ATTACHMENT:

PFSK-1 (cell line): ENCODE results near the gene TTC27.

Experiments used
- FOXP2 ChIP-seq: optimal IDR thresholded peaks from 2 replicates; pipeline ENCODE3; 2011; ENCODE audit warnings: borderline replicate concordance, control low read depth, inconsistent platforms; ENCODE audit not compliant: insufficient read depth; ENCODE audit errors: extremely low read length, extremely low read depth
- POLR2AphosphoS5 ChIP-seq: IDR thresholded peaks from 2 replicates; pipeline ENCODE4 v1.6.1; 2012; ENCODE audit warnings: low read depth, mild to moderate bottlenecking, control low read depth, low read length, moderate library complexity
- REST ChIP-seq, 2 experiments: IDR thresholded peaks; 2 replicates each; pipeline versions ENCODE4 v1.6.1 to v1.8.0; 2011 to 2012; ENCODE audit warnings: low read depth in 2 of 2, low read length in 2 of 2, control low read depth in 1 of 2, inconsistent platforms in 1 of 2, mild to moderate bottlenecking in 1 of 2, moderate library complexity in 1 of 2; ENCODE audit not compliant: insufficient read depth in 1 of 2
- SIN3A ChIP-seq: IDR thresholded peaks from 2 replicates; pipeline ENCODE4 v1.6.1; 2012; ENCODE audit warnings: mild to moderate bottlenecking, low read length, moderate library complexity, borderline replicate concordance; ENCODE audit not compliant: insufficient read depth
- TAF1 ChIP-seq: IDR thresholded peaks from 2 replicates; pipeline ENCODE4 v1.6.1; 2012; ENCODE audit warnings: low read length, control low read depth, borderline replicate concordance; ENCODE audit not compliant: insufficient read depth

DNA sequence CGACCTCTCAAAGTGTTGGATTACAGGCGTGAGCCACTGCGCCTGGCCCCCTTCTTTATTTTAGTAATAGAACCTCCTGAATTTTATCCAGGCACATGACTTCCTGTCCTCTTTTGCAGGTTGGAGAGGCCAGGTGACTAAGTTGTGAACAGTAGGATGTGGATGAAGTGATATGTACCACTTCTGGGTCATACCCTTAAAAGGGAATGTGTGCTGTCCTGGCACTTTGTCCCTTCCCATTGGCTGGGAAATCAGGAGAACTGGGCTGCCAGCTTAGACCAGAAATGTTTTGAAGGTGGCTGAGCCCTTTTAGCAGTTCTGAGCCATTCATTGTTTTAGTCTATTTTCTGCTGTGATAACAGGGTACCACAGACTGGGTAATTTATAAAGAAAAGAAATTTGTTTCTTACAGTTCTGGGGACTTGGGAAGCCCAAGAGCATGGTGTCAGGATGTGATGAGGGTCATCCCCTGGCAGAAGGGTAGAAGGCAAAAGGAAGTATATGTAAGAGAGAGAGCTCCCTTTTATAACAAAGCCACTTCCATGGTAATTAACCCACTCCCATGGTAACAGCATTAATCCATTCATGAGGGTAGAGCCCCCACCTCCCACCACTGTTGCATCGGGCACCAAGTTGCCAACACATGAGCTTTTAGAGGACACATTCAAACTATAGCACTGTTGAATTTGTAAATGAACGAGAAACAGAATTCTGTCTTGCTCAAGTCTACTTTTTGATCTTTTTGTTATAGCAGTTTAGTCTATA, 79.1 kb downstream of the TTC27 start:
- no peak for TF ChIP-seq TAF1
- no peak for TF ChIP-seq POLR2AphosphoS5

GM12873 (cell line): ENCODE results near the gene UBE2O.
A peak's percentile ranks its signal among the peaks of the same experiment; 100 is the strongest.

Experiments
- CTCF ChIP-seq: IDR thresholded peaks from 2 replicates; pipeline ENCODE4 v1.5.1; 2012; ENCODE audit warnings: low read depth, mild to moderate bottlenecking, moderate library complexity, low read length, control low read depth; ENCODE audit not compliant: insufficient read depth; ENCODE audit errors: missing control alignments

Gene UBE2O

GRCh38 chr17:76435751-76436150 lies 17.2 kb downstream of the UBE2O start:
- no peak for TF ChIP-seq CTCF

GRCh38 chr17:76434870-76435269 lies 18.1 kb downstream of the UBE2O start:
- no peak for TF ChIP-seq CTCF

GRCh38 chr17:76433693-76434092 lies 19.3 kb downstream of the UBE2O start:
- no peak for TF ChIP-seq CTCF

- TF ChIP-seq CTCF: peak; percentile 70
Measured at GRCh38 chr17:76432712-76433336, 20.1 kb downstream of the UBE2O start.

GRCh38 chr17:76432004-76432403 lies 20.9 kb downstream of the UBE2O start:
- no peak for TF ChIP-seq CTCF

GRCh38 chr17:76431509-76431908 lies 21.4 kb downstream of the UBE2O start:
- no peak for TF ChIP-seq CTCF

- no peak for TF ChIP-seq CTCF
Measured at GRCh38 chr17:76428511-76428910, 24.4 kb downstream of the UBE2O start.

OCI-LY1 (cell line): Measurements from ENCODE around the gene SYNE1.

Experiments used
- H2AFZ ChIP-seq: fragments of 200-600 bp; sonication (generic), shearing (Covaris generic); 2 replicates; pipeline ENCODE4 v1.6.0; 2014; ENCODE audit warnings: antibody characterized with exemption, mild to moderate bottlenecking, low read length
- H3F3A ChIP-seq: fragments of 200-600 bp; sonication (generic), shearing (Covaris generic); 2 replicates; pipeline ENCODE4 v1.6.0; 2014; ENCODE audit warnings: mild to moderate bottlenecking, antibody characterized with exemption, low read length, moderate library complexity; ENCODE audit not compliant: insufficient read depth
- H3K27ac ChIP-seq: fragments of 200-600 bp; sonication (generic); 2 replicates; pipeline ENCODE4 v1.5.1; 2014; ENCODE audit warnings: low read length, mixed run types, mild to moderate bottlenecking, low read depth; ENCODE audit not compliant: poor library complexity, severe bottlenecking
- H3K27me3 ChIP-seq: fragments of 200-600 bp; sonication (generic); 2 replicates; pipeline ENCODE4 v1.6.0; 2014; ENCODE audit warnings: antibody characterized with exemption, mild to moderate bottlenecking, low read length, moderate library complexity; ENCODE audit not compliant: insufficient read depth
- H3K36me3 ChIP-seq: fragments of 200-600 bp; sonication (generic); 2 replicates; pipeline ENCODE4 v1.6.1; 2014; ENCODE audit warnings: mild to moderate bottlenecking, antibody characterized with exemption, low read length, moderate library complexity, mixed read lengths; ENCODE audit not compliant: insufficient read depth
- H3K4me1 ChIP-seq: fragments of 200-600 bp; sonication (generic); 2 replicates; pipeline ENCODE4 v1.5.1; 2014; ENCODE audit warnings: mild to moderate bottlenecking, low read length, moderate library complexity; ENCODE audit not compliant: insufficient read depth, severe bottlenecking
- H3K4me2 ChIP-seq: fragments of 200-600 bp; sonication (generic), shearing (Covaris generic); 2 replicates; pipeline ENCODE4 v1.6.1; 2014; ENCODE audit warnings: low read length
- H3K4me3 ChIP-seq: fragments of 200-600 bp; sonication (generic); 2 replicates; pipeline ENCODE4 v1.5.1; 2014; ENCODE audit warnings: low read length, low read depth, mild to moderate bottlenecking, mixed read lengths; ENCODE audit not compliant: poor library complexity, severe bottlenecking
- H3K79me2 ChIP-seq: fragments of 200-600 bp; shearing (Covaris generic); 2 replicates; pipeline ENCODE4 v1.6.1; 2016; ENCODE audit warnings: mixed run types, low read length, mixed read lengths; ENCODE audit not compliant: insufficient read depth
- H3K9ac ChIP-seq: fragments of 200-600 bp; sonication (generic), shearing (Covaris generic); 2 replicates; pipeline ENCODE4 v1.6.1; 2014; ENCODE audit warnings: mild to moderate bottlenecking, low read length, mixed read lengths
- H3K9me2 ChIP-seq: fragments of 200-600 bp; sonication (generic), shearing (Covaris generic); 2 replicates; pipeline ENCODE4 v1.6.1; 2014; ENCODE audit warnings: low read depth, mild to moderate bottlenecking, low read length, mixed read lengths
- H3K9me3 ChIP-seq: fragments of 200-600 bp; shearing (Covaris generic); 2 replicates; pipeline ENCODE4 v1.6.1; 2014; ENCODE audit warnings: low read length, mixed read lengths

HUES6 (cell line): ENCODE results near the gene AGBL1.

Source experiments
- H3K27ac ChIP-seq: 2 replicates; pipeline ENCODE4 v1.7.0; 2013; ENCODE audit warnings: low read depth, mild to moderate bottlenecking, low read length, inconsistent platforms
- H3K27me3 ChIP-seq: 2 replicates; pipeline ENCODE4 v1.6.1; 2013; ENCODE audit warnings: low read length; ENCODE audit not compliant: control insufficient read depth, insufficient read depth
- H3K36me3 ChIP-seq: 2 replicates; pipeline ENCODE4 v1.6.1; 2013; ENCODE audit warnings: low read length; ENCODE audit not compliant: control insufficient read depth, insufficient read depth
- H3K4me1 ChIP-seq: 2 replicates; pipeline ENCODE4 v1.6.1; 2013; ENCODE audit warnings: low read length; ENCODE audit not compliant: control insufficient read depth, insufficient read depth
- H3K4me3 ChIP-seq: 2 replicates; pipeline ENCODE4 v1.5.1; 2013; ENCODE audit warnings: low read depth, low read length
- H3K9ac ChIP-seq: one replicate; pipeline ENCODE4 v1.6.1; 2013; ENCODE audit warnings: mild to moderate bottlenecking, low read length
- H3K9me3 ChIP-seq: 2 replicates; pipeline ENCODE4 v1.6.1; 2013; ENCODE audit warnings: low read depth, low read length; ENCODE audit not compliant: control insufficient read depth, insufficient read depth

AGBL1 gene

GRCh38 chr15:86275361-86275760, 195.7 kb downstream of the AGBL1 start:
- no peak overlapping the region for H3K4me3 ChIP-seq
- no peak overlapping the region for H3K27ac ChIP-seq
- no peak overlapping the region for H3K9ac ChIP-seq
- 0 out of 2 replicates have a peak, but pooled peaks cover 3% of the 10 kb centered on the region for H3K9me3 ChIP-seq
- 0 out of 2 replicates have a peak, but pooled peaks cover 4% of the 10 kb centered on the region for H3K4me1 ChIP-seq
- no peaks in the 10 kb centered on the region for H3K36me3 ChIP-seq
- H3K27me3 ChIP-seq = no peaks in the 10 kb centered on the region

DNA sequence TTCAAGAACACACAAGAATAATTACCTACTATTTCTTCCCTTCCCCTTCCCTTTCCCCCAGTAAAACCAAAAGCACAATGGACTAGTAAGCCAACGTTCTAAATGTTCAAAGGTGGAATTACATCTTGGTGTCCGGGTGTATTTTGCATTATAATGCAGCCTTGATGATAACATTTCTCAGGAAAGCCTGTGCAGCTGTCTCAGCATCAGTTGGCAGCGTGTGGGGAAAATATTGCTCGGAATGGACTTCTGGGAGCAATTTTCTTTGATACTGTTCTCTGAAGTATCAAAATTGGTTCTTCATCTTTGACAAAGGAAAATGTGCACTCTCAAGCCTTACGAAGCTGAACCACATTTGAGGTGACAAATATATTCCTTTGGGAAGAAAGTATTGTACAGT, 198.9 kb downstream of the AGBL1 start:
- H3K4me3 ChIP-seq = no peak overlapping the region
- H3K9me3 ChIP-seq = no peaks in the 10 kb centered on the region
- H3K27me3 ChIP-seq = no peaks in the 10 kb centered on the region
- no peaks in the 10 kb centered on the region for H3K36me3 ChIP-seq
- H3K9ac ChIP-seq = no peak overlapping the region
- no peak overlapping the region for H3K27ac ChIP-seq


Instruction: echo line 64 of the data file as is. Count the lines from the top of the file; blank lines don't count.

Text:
- H3K9me3 ChIP-seq = no peaks in the 10 kb centered on the region